20 Jun 2024
 | 20 Jun 2024
Status: this preprint is open for discussion.

Responses of microbial metabolic rates to non-equilibrated silicate vs calcium-based ocean alkalinity enhancement

Laura Marin-Samper, Javier Arístegui, Nauzet Hernández-Hernández, and Ulf Riebesell

Abstract. This study contributes to the inaugural exploration of non-equilibrated Ocean Alkalinity Enhancement (OAE). The manipulation of Total Alkalinity (TA), involving silicate and calcium-based ∆TA gradients ranging from 0 to 600 µmol · L-1, was conducted without prior CO2 sequestration, under natural conditions and at a mesocosm scale (~60 m3). The resulting impact included an increase in pH and a decrease in pCO2, sustained across the experiment, as full natural equilibration via sea-gas exchange did not occur. Implemented in a neritic system under post-bloom conditions, a midway mixing event was simulated. Following an inorganic nutrient addition, discernible delays in bloom formation, as indicated by the Gross Production (GP) and Net Community Production (NCP) rates, as well as by the chlorophyll-a (Chla) concentrations, in relation to the ∆TA gradient, were observed. Notably, the delay was more pronounced for the calcium treatment set compared to the silicate one, where low TA treatments exhibited earlier responses than high TA ones. This delay is likely attributed to the previously documented, species-specific negative relationships between high pH/lowCO2 levels and phytoplankton growth rates. This study underscores the need for further investigation into the implications of this response pattern in terms of trophic transfer and seasonal suitability. Further, it is anticipated that a wider delay in bloom formation would be evident with a larger non equilibrated TA gradient. Thus, highlighting the importance of exploring variations in TA limits for a comprehensive understanding of the OAE’s impacts.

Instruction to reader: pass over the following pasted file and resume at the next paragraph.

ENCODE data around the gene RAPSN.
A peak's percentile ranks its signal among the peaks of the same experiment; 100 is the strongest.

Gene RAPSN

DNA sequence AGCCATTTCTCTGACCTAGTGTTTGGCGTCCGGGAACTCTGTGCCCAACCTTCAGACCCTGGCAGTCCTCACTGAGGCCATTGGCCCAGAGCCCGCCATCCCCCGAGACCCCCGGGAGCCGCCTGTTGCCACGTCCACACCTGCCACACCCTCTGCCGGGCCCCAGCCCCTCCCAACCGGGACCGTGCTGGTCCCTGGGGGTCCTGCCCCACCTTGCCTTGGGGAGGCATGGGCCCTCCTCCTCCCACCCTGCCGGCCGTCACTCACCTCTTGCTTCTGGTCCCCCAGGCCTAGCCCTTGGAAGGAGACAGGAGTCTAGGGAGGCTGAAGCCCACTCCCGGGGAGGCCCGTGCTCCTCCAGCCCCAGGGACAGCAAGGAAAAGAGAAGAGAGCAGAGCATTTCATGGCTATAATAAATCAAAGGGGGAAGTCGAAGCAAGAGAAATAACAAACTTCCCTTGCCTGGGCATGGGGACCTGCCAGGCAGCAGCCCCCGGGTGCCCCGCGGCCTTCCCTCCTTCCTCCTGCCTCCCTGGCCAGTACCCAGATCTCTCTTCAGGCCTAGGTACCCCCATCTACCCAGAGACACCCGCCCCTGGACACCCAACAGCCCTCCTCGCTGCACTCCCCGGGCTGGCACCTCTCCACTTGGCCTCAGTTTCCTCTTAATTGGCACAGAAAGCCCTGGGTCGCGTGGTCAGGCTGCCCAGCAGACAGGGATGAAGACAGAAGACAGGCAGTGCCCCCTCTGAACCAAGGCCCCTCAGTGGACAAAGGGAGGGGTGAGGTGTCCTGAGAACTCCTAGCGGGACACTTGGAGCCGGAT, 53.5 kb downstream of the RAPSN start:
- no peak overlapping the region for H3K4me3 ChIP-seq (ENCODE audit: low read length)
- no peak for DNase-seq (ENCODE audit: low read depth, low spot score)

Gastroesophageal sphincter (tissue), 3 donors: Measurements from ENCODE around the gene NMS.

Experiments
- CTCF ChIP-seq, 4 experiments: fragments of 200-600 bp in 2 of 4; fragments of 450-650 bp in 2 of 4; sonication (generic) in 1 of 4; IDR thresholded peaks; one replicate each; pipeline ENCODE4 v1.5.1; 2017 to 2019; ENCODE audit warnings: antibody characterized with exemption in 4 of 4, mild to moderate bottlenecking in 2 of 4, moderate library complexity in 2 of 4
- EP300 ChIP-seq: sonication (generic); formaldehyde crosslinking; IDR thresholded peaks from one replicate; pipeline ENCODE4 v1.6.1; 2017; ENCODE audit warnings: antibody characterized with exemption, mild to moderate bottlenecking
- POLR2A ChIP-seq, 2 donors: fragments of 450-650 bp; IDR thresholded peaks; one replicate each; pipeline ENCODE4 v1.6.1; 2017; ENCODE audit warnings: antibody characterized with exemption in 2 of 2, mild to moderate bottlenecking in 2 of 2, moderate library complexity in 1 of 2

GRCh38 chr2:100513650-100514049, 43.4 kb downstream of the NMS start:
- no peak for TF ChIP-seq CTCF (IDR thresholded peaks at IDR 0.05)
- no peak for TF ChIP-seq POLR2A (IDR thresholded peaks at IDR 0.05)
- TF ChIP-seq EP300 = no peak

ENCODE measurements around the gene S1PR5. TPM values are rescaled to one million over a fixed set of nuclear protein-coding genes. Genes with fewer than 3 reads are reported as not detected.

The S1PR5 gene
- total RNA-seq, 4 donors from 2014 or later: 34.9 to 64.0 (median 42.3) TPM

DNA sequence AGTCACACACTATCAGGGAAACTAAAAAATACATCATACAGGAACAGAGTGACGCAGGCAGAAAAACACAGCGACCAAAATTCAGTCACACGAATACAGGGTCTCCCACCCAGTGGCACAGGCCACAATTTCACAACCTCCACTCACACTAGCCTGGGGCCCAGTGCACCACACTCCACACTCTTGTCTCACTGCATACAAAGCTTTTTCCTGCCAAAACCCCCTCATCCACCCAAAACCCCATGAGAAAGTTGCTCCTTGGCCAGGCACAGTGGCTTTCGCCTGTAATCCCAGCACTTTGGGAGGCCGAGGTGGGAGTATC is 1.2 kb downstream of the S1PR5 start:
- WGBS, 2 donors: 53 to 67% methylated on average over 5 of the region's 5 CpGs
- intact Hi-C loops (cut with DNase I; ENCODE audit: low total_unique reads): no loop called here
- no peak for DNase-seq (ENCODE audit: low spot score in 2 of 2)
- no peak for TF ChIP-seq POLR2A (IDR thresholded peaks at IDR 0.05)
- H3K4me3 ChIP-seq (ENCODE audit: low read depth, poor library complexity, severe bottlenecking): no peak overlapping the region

Publisher's note: Copernicus Publications remains neutral with regard to jurisdictional claims made in the text, published maps, institutional affiliations, or any other geographical representation in this preprint. The responsibility to include appropriate place names lies with the authors.
Laura Marin-Samper, Javier Arístegui, Nauzet Hernández-Hernández, and Ulf Riebesell

Status: open (until 01 Aug 2024)

Comment types: AC – author | RC – referee | CC – community | EC – editor | CEC – chief editor | : Report abuse
  • CC1: 'Comment on egusphere-2024-1776', Steve Rackley, 22 Jun 2024 reply
    • AC1: 'Reply on CC1', Laura Marín-Samper, 28 Jun 2024 reply
  • RC1: 'Comment on egusphere-2024-1776', Anonymous Referee #1, 08 Jul 2024 reply
    • AC2: 'Reply on RC1', Laura Marín-Samper, 11 Jul 2024 reply
  • RC2: 'Comment on egusphere-2024-1776', Anonymous Referee #2, 22 Jul 2024 reply
Laura Marin-Samper, Javier Arístegui, Nauzet Hernández-Hernández, and Ulf Riebesell
Laura Marin-Samper, Javier Arístegui, Nauzet Hernández-Hernández, and Ulf Riebesell


Total article views: 378 (including HTML, PDF, and XML)
HTML PDF XML Total Supplement BibTeX EndNote
277 82 19 378 23 7 10
  • HTML: 277
  • PDF: 82
  • XML: 19
  • Total: 378
  • Supplement: 23
  • BibTeX: 7
  • EndNote: 10
Views and downloads (calculated since 20 Jun 2024)
Cumulative views and downloads (calculated since 20 Jun 2024)

Viewed (geographical distribution)

Total article views: 358 (including HTML, PDF, and XML) Thereof 358 with geography defined and 0 with unknown origin.
Country # Views %
  • 1
Latest update: 24 Jul 2024
Short summary
This study exposed a natural community to two non-CO2 equilibrated ocean alkalinity enhancement (OAE) deployments using different minerals. Adding alkalinity in this manner decreases dissolved CO2, essential for photosynthesis. While photosynthesis was not suppressed, bloom formation was delayed, potentially impacting marine food webs. The study emphasizes the need for further research on OAE without prior equilibration and its ecological implications